High school is a time where young people start to move away from their parents and caregivers and start to exert independence. Sometimes this is a difficult time for the parents/caregivers, especially in the context of a bleeding disorder. While some young people crave freedom and independence, others may need that extra push to become confident and self-motivated. Wherever your young person sits on this spectrum, there are ways everyone can help young people thrive. Skills you can help your young person practice are:

  • Being independent at home – learning to cook, being responsible for cleaning areas of the home, doing their own laundry
  • Managing their time – becoming responsible for their own work and study and learning how to create, maintain and stick to a timetable is very helpful for high school life
  • Increasing confidence – learning to deal with new situations, meeting new people
  • Being responsible – looking out for their friends and themselves
  • Taking responsibility for their bleeding disorder – making their own appointments, attending part or all of their clinic appointments by themselves
  • Having a sound knowledge of their bleeding disorder and what this means to them
  • Being responsible for their own treatment, as applicable.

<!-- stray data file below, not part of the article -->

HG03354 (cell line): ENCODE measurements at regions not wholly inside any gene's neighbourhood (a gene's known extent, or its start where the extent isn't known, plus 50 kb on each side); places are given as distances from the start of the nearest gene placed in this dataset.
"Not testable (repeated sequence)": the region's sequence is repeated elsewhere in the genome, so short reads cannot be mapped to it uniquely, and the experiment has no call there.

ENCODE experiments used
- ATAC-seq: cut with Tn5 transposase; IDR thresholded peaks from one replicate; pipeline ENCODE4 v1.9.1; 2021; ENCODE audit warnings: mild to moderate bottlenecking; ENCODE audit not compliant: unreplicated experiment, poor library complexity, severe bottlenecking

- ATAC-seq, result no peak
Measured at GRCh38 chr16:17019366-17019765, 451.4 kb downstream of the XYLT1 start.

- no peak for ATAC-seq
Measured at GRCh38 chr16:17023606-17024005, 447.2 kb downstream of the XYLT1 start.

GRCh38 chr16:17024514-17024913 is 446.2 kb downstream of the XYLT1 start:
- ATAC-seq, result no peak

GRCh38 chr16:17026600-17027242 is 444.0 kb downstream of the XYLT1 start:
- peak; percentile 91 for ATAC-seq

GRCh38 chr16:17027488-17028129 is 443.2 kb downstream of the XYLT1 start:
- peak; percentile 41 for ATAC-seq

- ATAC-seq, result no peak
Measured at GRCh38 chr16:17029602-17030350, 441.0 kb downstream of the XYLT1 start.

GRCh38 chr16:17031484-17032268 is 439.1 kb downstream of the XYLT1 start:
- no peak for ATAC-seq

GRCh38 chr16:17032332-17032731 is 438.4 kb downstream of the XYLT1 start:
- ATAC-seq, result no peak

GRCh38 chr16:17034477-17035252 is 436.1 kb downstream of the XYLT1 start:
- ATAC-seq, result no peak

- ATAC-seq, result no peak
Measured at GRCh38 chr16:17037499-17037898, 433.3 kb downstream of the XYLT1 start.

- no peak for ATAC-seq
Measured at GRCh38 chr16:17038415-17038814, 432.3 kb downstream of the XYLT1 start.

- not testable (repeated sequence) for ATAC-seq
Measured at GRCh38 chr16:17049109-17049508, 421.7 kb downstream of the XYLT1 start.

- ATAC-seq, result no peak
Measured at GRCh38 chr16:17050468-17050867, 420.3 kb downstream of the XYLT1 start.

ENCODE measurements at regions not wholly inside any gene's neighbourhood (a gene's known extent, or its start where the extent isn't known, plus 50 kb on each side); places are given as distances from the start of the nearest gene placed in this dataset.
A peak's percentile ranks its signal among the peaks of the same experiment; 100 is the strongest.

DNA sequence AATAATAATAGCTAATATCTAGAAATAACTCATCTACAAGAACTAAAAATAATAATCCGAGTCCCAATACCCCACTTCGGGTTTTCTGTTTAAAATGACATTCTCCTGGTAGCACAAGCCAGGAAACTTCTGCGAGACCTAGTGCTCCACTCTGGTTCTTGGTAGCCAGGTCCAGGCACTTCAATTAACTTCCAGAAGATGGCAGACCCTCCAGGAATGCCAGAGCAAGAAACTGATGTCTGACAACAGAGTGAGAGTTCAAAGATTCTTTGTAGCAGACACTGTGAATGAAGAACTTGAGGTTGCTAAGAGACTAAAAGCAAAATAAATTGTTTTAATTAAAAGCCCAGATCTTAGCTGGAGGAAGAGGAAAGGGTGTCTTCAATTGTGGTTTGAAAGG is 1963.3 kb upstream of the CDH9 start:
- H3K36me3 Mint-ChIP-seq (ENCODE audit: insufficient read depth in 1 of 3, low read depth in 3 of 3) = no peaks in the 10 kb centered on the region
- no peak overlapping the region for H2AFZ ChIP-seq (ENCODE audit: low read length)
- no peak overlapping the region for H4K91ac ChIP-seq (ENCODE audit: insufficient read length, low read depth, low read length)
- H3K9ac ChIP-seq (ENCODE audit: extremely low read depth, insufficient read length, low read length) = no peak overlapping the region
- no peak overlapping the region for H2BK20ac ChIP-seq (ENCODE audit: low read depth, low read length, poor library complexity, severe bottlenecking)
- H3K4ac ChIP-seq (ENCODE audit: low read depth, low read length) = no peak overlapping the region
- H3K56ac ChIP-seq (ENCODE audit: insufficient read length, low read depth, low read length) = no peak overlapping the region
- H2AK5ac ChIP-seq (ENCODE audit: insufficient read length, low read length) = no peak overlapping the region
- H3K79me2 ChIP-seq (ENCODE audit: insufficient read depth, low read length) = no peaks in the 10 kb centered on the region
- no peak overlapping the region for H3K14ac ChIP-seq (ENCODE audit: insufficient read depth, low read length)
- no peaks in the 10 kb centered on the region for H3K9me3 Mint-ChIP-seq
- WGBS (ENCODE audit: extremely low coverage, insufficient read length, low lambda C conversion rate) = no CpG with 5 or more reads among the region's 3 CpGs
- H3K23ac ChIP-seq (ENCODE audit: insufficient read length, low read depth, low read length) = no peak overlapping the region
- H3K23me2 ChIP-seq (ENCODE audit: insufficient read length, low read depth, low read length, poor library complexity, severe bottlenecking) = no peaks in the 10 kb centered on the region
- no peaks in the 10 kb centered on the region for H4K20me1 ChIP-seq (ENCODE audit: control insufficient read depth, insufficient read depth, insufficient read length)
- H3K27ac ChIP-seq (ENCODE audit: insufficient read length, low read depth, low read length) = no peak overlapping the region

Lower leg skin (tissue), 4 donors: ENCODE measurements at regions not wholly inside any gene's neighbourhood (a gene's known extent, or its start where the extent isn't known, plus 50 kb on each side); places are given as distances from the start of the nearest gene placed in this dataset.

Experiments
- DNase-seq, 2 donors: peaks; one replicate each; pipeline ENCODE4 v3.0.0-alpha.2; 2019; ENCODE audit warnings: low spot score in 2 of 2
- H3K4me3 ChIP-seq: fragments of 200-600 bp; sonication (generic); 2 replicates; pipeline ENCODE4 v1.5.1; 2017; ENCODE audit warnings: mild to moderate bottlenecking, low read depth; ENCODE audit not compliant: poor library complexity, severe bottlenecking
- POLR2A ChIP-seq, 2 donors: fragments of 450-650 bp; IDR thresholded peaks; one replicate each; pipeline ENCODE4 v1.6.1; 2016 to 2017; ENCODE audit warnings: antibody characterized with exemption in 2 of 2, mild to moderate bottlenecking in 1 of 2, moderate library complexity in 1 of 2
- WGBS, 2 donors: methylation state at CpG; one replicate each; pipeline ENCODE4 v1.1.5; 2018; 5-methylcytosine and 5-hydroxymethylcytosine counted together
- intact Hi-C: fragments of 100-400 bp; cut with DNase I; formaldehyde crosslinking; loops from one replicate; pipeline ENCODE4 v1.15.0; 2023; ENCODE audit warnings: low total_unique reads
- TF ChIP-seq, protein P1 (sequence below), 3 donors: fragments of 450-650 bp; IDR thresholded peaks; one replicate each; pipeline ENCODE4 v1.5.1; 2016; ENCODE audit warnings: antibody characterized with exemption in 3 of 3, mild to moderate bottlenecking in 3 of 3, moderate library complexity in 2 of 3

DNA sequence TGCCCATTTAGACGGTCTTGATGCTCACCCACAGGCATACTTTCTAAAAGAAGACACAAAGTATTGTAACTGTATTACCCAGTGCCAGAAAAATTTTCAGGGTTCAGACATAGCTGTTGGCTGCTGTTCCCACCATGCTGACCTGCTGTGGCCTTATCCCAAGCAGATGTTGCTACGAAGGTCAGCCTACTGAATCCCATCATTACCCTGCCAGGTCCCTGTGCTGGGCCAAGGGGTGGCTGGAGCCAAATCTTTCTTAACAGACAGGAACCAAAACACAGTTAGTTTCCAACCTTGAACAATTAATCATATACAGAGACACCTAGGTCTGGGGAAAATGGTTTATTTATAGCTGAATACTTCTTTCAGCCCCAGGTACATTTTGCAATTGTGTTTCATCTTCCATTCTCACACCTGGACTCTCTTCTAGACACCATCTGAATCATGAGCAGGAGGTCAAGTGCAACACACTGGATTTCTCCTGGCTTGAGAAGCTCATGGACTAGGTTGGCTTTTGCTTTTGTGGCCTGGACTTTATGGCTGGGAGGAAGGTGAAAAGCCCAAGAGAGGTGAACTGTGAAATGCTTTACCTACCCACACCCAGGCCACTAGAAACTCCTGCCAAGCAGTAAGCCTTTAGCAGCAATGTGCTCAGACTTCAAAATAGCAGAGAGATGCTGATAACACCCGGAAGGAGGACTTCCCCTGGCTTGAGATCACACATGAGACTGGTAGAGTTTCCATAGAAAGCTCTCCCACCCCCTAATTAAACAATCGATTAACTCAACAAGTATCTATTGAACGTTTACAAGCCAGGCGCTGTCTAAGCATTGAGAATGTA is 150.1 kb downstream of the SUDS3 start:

Other ways to encourage independence are to create clear boundaries which may evolve as your young person gets older. These include:

  • Going out with friends – where are they going and how late can they be. They need a person in their group who knows about their bleeding disorder. Discuss who it will be and how they will help in case of an incident/accident
  • Contacting when they are out – when and how they should check in
  • Using social media devices – what platforms are okay and any device-free times. 


As a parent or guardian you want your young person to grow into a confident, capable, knowledgeable adult. Your HTC wants this too! When you begin to progressively let go and allow your young person to become more independent with life with a bleeding disorder, you learn to trust them and they learn to trust themselves.

High school will be a bit of trial and error on both sides of you and your young person. With a bit of trial and error and help from your HTC, your young person will learn to trust themselves and the decisions they will make both about their lives and their bleeding disorder.

High school is an amazing time of growth for a young person. With the steady guidance of parents, caregivers with the support of the HTC, they can learn, grow and go on to great things.